Maybe July, maybe June.
And the results have great data.
They'll tell you Raheem really struggled,
couldn't do two-digit multiplication -- so great data,
but you're getting it back after school is over.
And so, what do you do?
You go on vacation. (Laughter)
You come back from vacation.
Now you've got all of this test data from last year.
You don't look at it.
Why would you look at it?
You're going to go and teach this year.
So how much money did we just spend on all of that?
Billions and billions of dollars
for data that it's too late to use.
I need that data in September.
I need that data in November.
I need to know you're struggling, and I need to know
whether or not what I did corrected that.
I need to know that this week.
I don't need to know that at the end of the year when it's too late.
Because in my older years, I've become somewhat of a clairvoyant.
I can predict school scores.
You take me to any school.
I'm really good at inner city schools that are struggling.
And you tell me last year 48 percent of those kids
were on grade level.
And I say, "Okay, what's the plan, what did we do
from last year to this year?"
You say, "We're doing the same thing."
I'm going to make a prediction. (Laughter)
This year, somewhere between 44
and 52 percent of those kids will be on grade level.
And I will be right every single time.
So we're spending all of this money, but we're getting what?
Teachers need real information right now
about what's happening to their kids.
The high stakes is today, because you can do something about it.
So here's the other issue that I just think
we've got to be concerned about.
We can't stifle innovation in our business.
We have to innovate. And people in our business get mad about innovation.
They get angry if you do something different.
If you try something new, people are always like,
"Ooh, charter schools." Hey, let's try some stuff. Let's see.
This stuff hasn't worked for 55 years.
Let's try something different. And here's the rub.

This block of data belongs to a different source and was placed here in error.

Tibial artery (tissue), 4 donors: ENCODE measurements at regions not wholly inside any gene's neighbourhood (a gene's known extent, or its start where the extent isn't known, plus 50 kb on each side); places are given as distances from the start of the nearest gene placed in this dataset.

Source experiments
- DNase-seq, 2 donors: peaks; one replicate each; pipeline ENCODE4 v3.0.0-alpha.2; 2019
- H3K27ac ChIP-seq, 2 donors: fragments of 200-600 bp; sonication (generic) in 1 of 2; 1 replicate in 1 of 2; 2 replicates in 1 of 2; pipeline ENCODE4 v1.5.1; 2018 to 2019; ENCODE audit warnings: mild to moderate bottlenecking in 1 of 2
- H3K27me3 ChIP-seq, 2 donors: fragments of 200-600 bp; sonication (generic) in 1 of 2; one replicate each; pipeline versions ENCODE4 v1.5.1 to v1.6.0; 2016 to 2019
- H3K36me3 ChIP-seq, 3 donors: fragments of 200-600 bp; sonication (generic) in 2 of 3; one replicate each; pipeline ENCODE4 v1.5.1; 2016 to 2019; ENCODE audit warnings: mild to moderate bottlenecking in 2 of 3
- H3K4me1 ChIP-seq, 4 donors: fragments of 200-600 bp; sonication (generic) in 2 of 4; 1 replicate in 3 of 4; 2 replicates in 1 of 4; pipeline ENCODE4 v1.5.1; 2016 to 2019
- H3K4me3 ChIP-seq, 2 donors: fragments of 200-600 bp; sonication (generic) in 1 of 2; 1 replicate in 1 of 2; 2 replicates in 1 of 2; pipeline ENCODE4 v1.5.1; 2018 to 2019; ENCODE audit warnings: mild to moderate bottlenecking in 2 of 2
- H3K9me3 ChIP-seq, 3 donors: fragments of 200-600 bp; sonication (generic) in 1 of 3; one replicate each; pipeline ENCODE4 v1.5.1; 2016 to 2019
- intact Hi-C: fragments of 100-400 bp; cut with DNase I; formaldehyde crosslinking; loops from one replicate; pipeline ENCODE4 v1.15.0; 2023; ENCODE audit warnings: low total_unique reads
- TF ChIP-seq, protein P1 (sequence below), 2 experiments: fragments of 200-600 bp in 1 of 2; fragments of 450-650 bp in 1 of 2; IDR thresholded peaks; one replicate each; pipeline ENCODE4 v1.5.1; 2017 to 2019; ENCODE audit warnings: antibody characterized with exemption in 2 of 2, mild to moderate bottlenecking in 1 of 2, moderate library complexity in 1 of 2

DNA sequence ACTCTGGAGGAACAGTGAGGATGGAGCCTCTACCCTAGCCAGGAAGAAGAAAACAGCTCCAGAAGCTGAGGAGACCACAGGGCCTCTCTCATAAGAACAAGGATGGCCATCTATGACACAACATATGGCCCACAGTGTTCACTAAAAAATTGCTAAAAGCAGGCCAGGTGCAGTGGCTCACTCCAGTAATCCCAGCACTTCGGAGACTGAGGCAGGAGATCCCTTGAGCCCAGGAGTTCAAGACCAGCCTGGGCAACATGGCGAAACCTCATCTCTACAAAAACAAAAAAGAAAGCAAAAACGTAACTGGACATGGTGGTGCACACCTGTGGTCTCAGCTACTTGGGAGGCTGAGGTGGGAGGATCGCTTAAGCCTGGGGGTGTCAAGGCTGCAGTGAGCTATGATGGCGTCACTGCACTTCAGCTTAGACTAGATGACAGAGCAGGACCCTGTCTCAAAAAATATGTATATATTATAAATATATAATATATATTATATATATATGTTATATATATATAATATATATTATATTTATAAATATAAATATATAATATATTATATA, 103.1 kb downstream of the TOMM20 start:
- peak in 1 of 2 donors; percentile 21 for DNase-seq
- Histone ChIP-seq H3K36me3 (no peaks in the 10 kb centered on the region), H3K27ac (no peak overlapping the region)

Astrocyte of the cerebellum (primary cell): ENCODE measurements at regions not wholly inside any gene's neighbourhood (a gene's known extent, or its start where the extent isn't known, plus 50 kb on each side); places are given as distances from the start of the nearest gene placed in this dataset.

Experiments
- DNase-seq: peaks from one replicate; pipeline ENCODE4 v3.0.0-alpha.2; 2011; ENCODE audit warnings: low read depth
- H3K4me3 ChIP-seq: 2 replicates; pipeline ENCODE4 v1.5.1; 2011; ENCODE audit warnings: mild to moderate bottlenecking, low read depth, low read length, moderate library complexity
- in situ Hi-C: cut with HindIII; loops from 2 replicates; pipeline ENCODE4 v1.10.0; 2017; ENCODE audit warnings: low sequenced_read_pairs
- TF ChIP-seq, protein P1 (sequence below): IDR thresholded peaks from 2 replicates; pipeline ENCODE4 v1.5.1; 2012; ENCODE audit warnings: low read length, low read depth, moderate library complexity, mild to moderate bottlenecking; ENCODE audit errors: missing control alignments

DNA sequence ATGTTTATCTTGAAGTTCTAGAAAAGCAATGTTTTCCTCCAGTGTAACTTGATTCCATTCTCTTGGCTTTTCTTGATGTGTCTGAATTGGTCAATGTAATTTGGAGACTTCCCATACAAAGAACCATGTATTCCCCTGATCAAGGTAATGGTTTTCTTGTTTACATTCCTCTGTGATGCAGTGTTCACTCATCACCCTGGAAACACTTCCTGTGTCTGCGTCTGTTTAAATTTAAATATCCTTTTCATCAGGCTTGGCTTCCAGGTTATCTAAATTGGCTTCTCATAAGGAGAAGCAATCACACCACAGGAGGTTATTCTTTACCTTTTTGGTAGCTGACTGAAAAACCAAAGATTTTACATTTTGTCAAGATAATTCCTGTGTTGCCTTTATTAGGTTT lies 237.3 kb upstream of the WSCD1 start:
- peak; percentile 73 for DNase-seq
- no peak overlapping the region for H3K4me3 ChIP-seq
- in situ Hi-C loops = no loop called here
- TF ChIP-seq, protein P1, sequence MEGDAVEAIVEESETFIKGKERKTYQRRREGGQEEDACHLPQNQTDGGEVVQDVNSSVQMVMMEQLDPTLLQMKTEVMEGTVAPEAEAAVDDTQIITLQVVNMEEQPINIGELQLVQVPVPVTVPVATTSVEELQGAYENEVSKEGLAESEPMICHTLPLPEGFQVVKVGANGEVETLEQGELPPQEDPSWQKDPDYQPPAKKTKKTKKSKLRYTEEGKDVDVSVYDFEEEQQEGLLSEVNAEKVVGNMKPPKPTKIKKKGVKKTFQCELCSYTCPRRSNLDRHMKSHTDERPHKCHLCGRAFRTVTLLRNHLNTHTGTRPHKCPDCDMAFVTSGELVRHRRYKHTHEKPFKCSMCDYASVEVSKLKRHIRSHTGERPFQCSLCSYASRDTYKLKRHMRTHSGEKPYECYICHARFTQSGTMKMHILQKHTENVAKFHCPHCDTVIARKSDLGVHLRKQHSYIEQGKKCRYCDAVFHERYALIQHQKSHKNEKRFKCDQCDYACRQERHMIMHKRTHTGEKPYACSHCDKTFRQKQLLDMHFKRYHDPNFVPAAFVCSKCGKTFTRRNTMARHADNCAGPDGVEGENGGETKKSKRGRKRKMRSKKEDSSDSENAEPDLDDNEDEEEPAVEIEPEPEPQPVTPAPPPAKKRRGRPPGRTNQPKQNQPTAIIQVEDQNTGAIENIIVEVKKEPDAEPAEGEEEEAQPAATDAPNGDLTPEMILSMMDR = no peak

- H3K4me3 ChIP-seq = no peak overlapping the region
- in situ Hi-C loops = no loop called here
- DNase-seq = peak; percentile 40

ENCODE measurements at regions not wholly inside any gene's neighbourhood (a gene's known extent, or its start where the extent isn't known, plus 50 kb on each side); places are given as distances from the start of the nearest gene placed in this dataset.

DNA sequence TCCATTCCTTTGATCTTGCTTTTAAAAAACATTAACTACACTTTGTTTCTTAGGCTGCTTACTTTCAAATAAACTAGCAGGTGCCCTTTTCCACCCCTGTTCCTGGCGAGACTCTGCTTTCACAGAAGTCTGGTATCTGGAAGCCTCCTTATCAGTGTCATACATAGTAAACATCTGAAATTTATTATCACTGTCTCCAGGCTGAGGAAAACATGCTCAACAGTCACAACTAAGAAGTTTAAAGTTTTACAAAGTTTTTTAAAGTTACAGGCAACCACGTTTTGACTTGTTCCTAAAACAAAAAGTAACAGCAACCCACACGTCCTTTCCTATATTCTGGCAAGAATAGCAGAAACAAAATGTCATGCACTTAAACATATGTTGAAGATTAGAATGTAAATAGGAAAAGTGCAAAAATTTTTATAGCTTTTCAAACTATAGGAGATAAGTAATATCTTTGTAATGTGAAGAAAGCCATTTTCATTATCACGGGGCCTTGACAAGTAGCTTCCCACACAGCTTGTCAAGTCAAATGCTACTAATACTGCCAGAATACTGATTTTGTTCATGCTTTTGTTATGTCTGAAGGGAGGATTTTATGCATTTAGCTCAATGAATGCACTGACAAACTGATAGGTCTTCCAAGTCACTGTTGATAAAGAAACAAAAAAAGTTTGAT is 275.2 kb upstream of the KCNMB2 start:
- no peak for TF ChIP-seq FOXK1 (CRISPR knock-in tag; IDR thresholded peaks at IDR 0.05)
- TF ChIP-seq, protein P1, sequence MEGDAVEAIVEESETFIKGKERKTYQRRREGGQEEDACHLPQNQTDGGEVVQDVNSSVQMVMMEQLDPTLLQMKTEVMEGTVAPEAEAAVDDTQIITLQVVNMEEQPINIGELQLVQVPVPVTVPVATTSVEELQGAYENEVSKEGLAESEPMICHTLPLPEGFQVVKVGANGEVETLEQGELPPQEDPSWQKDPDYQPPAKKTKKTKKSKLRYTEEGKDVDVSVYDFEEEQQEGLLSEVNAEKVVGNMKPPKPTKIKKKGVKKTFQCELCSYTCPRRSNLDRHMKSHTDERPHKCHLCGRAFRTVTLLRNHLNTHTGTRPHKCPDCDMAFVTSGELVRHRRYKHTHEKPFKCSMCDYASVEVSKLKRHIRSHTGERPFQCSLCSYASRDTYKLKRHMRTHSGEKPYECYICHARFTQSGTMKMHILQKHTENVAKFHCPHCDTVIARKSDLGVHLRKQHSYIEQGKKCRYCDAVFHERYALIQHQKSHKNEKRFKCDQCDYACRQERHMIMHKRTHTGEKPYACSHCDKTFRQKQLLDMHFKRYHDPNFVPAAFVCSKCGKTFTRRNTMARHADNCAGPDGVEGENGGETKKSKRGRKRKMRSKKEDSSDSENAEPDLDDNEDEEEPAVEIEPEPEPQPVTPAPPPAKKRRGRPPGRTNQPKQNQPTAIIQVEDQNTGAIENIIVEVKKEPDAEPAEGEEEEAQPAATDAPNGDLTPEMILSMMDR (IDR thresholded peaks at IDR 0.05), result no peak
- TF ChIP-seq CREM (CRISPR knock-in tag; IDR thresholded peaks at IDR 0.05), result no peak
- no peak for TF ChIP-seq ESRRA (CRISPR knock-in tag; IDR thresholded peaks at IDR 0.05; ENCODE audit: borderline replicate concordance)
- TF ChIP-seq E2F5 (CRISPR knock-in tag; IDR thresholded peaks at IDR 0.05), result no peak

Some of it's not going to work.
You know, people tell me, "Yeah, those charter schools, a lot of them don't work."
A lot of them don't. They should be closed.
I mean, I really believe they should be closed.
But we can't confuse figuring out the science
and things not working with we shouldn't therefore do anything.
Right? Because that's not the way the world works.
If you think about technology,
imagine if that's how we thought about technology.
Every time something didn't work,
we just threw in the towel and said, "Let's forget it." Right?
You know, they convinced me. I'm sure some of you were like me --
the latest and greatest thing, the PalmPilot.
They told me, "Geoff, if you get this PalmPilot
you'll never need another thing."
That thing lasted all of three weeks. It was over.
I was so disgusted I spent my money on this thing.
Did anybody stop inventing? Not a person. Not a soul.
The folks went out there. They kept inventing.
The fact that you have failure, that shouldn't stop you
from pushing the science forward.
Our job as educators,
there's some stuff we know that we can do.
And we've got to do better. The evaluation, we have to start with kids earlier,
we have to make sure that we provide the support to young people.
We've got to give them all of these opportunities.
So that we have to do. But this innovation issue,
this idea that we've got to keep innovating
until we really nail this science down
is something that is absolutely critical.
And this is something, by the way,
that I think is going to be a challenge for our entire field.
America cannot wait another 50 years to get this right.
We have run out of time.
I don't know about a fiscal cliff, but I know there's an educational cliff
that we are walking over right this very second,
and if we allow folks to continue this foolishness
about saying we can't afford this —
So Bill Gates says it's going to cost five billion dollars.
What is five billion dollars to the United States?
What did we spend in Afghanistan this year?
How many trillions? (Applause)
When the country cares about something,
we'll spend a trillion dollars without blinking an eye.
When the safety of America is threatened,
we will spend any amount of money.
The real safety of our nation
is preparing this next generation